Player: Elderly normal peach face lovebird Benny. Game: Hide and Seek. Benny came to us from a woman who had acquired him and a female, given them a nest box, and not expected them to have babies. And then didn’t expect them to do it again. She didn’t hand feed any of the chicks. The majority of the babies went to my bird club. I kept Benny and his mate, whom I named Jet (pathetic, I know), but after all that egg laying and feeding chicks, she passed away just a few short years after coming to us. Benny has been with us for at least 8 years. We set him up with a single bird that may be female, a cherry head lutino named Blondie. Her story is another “What were they thinking” episode, but she and Ben have been happy together for a long time. We think Benny may have had a stroke. He can’t hold his head up straight, it lists to the right. He can’t perch because he falls and he stumbles when he walks across the cage. He’s eating, and seems happy otherwise. I give them cardboard boxes to chew, and he loves to hide inside them. As he only has the one hiding place, he doesn’t win this game very often, but he’s a true player.
Player: Maynard again. Game: Button, Button, I’ve got your buttons. Maynard loves buttons. At first, he only chewed them but didn’t hurt the garment or the button itself. Then I heard a crunch. And pieces of pink buttons fell on the floor. Sigh. Okay, but no damage to the fabric. Then I fell asleep in a chair while Maynard played with my hands. I woke up to a shirt from which all buttons had been removed and all knots of thread holding the buttons had been removed, along with a good inch of fabric around them. Sigh. Maynard wins. I plan to go to a thrift store and buy some shirts with buttons to keep him occupied.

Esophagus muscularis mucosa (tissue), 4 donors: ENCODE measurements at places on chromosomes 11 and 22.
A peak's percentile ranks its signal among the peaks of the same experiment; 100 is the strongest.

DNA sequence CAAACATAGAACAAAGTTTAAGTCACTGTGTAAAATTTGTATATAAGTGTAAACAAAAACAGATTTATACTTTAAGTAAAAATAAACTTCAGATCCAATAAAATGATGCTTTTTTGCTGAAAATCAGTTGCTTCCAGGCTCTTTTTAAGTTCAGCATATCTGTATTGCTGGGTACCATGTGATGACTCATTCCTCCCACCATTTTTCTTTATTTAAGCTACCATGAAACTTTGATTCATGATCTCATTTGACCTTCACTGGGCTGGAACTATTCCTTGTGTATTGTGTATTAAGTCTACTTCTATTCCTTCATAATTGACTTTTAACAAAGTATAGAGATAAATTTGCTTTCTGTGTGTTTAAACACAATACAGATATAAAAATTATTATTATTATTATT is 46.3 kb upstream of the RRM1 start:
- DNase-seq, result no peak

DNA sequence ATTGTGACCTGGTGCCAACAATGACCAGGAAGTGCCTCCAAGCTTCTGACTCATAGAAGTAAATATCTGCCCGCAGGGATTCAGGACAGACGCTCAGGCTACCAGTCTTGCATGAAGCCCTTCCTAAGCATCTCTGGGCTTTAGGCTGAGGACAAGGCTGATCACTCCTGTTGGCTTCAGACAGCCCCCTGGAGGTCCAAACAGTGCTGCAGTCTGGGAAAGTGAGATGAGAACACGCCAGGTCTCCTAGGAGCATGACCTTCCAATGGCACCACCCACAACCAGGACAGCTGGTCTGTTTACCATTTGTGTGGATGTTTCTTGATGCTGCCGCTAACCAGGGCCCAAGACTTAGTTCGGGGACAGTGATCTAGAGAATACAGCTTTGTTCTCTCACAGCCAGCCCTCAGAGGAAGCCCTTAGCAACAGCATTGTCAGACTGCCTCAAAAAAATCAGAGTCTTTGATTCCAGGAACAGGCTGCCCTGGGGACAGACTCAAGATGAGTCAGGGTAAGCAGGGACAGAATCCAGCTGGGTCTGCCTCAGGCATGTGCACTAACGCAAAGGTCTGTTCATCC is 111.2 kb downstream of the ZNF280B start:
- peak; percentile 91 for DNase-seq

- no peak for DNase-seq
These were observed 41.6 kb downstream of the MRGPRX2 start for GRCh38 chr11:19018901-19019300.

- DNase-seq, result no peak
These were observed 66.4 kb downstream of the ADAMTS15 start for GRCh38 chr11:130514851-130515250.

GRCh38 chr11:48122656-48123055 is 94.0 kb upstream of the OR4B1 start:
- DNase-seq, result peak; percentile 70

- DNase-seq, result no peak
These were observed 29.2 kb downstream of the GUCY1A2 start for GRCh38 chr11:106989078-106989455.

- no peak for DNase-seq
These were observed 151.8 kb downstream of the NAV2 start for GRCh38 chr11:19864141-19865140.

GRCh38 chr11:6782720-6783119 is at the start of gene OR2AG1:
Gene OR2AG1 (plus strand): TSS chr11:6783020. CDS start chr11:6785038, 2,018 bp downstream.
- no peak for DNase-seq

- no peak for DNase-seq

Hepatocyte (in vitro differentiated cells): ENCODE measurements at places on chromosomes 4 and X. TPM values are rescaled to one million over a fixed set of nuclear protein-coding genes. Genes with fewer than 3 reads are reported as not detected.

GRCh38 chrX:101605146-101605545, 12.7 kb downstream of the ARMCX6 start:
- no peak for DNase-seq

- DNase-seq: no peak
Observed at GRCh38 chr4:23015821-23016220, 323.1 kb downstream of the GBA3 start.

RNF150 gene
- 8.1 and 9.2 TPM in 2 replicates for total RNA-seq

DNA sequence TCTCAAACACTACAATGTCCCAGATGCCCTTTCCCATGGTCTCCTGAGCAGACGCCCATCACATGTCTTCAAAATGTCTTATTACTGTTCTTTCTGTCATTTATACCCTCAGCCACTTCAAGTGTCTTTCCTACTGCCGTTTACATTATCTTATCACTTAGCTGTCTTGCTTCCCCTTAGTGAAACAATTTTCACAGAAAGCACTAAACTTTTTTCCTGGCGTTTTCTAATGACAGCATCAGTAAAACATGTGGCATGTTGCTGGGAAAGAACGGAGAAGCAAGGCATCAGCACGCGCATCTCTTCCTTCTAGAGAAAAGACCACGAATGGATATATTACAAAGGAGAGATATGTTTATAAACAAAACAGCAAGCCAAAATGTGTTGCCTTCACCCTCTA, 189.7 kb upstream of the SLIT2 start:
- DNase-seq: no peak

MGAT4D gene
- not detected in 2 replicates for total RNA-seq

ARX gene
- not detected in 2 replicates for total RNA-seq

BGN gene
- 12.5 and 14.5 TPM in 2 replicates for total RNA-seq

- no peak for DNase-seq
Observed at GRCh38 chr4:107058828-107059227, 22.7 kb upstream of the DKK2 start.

Players: Handfed babies Coco and Dinky. Game: I’m STARVING!!! Yeah, this is an obvious one. Every time they see me in the kitchen, then hear the microwave, they go berserk. And while I try to feed them, they bob their heads up and down rapidly, causing the formula to go all over them. The second part of this game is Bath Time! They hate that, but they get so messy I have to wipe them down. No real winners here except whoever gives these angels a forever home.
Thanks for reading, I’ll be back on Sunday.
Note: I wrote this some years ago for my bird club newsletter. I retired today, and shortly will be heading off to a gathering of sorts. So I have pulled this out of the files. Hope you enjoy it. I’ll be back on Sunday.
Peek-a-Boo, using a towel or pillow case
Where’s the peanut? (put it in your pocket or under a plastic cup)
Impressions, like eagle or vulture
Survivor. Put treats in a paper cup, crumple it closed, see if your bird can get to the food in a set amount of time. Use a timer. As he or she gets better at the game, set the timer for less time.
Hide and Seek, you hide, your bird comes to find you. Don’t make it too hard, or last too long. Frustration is not the goal.
Catch! Using light plastic or cloth balls, teach your bird to pick it up and throw it to you. Then throw it back!
Twist and Shout! Put on your favorite dance music, and discover if you have another Snowball hiding in your bird!
Gonna Getcha! Also known as tickle bird. Be sure your bird knows you are playing, and respect any signs that this game is not a favorite.
Pick-up Game. Give your bird a toy, and wait for the inevitable drop. Pick it up and give it back with some kind of signal noise or word, like Wonderful! Repeat as long as possible.
Bedtime for Birdies. Find a children’s book with short, simple rhymes, and read a few pages to quiet down your bird’s energy and set the mood for the good night kisses and quiet time.